The following post is from contributing writer Kris Bales, of Weird, Unsocialized Homeschoolers.
The beginning of the school year is a lot like New Year’s Day. It feels like a clean slate, full of endless possibilities. All the plans are swirling in your head and you’re excited because this is finally going to be the year in which you do art lessons every week, teach your kids to bake, go to plays, take amazing field trips, complete incredible science projects, and enjoy hands-on fun with your kids every day.
Then, September or October roll around and you haven’t taken the paint supplies out of the art cabinet in weeks. The closest you’ve gotten to teaching your kids to bake is trip to the doughnut store. There is a science experiment in progress, but it’s that something in the back of your fridge that you can’t identify with a certainty.
Should you just throw in the towel now and resign yourself to another year of burnout that you can expect along about February?
It doesn’t have to take an act of Congress to incorporate hands-on activities and fun learning experiences into your homeschool day. It just takes a little planning, a little (tiny!) bit of creativity, and a healthy dose of realism.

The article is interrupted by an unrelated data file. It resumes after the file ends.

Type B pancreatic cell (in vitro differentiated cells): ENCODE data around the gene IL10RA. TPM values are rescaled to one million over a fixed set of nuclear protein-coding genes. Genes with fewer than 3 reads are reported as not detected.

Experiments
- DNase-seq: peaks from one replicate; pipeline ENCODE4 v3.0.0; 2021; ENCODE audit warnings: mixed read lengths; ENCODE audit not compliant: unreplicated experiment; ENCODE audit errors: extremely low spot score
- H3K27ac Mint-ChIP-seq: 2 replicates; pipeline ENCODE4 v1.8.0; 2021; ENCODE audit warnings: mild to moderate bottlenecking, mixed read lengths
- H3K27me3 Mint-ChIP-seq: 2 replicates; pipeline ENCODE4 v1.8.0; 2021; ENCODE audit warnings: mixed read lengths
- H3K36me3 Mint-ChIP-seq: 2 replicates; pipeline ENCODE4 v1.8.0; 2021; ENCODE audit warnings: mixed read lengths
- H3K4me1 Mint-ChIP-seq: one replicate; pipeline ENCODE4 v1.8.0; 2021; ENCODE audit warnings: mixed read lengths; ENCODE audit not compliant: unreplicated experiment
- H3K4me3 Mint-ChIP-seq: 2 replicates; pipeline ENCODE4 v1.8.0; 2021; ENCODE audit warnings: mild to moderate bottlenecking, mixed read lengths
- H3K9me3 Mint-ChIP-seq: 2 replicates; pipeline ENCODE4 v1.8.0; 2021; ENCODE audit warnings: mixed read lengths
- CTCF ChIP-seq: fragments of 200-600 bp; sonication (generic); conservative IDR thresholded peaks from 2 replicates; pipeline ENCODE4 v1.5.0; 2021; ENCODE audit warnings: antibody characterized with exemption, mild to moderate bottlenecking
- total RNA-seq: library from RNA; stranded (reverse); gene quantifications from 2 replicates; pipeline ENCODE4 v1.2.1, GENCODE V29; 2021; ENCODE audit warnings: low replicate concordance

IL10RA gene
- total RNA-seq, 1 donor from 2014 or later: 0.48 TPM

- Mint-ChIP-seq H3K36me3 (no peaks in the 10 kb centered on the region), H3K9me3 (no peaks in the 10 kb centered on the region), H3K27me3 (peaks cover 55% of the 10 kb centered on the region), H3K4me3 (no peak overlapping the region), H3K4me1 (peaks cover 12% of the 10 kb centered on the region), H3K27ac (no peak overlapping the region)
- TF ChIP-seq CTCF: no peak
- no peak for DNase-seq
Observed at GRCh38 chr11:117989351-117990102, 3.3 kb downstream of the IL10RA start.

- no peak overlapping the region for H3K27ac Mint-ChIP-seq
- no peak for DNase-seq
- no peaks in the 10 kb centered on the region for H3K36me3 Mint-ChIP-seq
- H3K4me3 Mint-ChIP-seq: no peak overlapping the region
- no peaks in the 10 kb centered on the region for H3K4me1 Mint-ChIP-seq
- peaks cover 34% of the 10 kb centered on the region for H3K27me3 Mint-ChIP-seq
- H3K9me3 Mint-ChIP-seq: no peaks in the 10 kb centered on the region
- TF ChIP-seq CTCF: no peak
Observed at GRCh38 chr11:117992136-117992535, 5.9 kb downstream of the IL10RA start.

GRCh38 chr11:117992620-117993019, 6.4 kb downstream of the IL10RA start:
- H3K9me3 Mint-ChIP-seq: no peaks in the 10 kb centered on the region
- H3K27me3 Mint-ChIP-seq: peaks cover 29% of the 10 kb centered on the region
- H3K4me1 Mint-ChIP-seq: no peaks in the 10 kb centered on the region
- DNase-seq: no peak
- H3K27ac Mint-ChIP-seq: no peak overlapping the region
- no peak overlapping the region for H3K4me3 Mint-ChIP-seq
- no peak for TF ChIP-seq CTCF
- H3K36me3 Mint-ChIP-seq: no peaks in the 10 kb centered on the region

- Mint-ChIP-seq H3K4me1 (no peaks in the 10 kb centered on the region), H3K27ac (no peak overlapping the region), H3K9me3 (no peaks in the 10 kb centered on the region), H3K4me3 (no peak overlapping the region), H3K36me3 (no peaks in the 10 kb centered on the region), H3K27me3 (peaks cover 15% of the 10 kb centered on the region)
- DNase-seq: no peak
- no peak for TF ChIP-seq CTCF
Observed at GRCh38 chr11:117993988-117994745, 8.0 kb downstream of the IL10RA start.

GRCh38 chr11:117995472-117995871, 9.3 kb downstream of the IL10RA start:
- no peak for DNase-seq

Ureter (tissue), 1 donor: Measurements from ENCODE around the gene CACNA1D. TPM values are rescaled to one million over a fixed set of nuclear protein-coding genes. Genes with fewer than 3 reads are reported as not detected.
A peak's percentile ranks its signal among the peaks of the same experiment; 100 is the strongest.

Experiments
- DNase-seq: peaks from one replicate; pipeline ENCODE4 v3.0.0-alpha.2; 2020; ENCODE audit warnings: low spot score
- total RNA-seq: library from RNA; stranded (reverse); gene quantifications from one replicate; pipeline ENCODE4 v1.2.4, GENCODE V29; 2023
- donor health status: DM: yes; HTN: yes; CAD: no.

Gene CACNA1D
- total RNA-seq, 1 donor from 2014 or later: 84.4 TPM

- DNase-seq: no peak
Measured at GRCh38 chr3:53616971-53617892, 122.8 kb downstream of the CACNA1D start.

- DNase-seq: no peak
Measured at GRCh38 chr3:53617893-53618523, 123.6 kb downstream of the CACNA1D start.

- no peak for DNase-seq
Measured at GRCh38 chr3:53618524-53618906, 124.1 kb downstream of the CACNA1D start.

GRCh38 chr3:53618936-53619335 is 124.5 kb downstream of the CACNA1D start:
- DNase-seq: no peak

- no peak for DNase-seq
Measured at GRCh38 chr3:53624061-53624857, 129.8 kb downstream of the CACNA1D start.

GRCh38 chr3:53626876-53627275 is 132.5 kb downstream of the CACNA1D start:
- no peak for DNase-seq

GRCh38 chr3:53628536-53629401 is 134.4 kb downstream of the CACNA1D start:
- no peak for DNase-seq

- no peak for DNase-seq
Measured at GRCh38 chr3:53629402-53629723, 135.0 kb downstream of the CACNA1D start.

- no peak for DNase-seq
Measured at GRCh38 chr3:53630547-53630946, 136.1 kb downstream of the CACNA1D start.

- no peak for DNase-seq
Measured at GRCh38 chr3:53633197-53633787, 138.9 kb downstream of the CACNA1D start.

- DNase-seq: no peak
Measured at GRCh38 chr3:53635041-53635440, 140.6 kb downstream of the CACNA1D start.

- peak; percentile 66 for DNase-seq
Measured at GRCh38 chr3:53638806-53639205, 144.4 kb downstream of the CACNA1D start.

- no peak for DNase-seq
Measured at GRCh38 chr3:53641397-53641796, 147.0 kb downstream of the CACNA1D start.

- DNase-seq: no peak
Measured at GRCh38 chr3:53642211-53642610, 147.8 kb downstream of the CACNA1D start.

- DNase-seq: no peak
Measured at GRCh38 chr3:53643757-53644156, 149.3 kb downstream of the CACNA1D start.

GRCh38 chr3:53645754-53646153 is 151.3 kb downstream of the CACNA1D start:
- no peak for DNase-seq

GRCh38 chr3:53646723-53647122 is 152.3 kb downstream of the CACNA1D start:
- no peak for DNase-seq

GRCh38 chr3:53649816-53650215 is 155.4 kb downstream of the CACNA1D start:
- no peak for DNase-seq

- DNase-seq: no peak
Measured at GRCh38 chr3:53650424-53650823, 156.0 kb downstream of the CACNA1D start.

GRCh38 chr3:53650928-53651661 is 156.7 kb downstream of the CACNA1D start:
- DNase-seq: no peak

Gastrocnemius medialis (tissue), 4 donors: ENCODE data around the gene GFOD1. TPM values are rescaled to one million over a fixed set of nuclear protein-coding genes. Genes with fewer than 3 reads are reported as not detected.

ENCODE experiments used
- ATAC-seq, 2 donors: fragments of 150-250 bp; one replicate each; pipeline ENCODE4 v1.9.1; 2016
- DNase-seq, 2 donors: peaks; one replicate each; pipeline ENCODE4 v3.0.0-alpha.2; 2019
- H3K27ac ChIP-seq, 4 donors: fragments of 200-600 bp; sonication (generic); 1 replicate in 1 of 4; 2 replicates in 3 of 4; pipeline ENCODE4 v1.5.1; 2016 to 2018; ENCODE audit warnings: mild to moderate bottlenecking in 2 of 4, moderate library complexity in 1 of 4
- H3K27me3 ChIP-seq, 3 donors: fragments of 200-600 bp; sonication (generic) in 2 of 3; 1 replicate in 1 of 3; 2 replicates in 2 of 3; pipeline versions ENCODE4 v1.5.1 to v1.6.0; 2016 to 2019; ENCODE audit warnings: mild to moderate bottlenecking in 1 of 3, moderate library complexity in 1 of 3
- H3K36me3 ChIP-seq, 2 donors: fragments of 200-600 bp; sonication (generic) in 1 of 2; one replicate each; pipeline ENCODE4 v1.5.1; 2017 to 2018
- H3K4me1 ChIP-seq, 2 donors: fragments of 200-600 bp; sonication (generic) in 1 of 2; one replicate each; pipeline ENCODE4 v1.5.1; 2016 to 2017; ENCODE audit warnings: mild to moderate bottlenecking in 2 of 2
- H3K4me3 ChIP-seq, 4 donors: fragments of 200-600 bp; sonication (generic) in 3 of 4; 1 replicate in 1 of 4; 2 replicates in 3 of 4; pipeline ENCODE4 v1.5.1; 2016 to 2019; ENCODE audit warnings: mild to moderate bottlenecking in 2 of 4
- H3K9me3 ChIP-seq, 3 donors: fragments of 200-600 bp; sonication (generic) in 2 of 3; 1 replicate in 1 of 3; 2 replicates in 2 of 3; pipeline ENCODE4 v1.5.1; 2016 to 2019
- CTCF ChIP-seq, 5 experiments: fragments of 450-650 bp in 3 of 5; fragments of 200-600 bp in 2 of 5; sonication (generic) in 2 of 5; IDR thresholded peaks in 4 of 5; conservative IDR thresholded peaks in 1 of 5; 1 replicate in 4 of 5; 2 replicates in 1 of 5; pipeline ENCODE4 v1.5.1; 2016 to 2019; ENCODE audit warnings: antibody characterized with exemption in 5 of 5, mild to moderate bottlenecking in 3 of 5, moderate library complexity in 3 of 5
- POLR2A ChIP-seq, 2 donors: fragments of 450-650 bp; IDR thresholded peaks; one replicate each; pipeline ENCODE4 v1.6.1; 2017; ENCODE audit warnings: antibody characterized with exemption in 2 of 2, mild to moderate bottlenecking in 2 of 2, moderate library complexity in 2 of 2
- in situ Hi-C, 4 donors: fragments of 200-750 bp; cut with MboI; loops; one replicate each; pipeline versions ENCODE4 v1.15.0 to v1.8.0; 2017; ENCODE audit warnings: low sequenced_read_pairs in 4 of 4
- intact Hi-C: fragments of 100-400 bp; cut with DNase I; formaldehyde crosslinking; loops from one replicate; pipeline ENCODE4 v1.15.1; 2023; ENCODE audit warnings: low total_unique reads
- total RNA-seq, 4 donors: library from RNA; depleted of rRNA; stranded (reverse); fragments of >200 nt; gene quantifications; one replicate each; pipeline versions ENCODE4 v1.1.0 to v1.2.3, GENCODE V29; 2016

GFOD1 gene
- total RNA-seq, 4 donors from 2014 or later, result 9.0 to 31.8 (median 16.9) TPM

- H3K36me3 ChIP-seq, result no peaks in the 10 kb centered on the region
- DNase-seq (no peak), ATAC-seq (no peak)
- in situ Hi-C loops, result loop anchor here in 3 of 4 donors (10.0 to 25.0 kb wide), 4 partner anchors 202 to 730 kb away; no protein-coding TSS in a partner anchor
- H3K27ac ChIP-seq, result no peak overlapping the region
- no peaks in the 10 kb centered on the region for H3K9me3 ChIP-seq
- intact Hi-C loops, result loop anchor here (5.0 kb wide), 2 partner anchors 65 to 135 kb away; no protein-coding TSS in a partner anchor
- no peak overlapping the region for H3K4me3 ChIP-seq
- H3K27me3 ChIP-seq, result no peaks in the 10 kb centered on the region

If you’re relying on spontaneity to bring more fun into your homeschool, you’re probably setting yourself up for failure. If I don’t plan in some of those fun things I want to do, they’re much less likely to happen.
Now, how you plan can be left open to your personality a bit. For some people, leaving one day a month open for field trips or special outings may be enough to make that happen. Say, for example, that I’ve left the third Friday of the month open for something special. That could mean a trip to the zoo, nature study at the local nature park, or a field trip related to something we’ve been studying.
Other people may need to have specific activities scheduled in for specific dates. If that’s you, I’d suggest penciling in specific outings by the school quarter. That way you can plan activities based on what you’re currently studying without stressing too much if your schedule takes an unexpected detour.
It it’s a craft-type project or a science experiment you’re planning, make sure you have all the supplies you need to complete the projects. It’s also not a bad idea to complete a trial run before presenting the craft or activity to your kids, but that’s more along the lines of “do as I say, not as I do.”
Sometimes we make these grandiose plans, then, get overwhelmed and don’t do any of them. I’d rather plan one good project a week (or a month or a unit) than a bunch of mediocre ones. Don’t feel like every day – or even every week – has to have some elaborate, hands-on project. One project culminating what you’ve learned over the week – or over the course of a particular unit of study) can be a lot of fun. Think of things like:
- Cook a meal from the state/country/region you’ve been studying (Your kids can try their hand at baking after all!)
- Create a map – salt-dough, paper mache, or cookie – of the area you’re learning about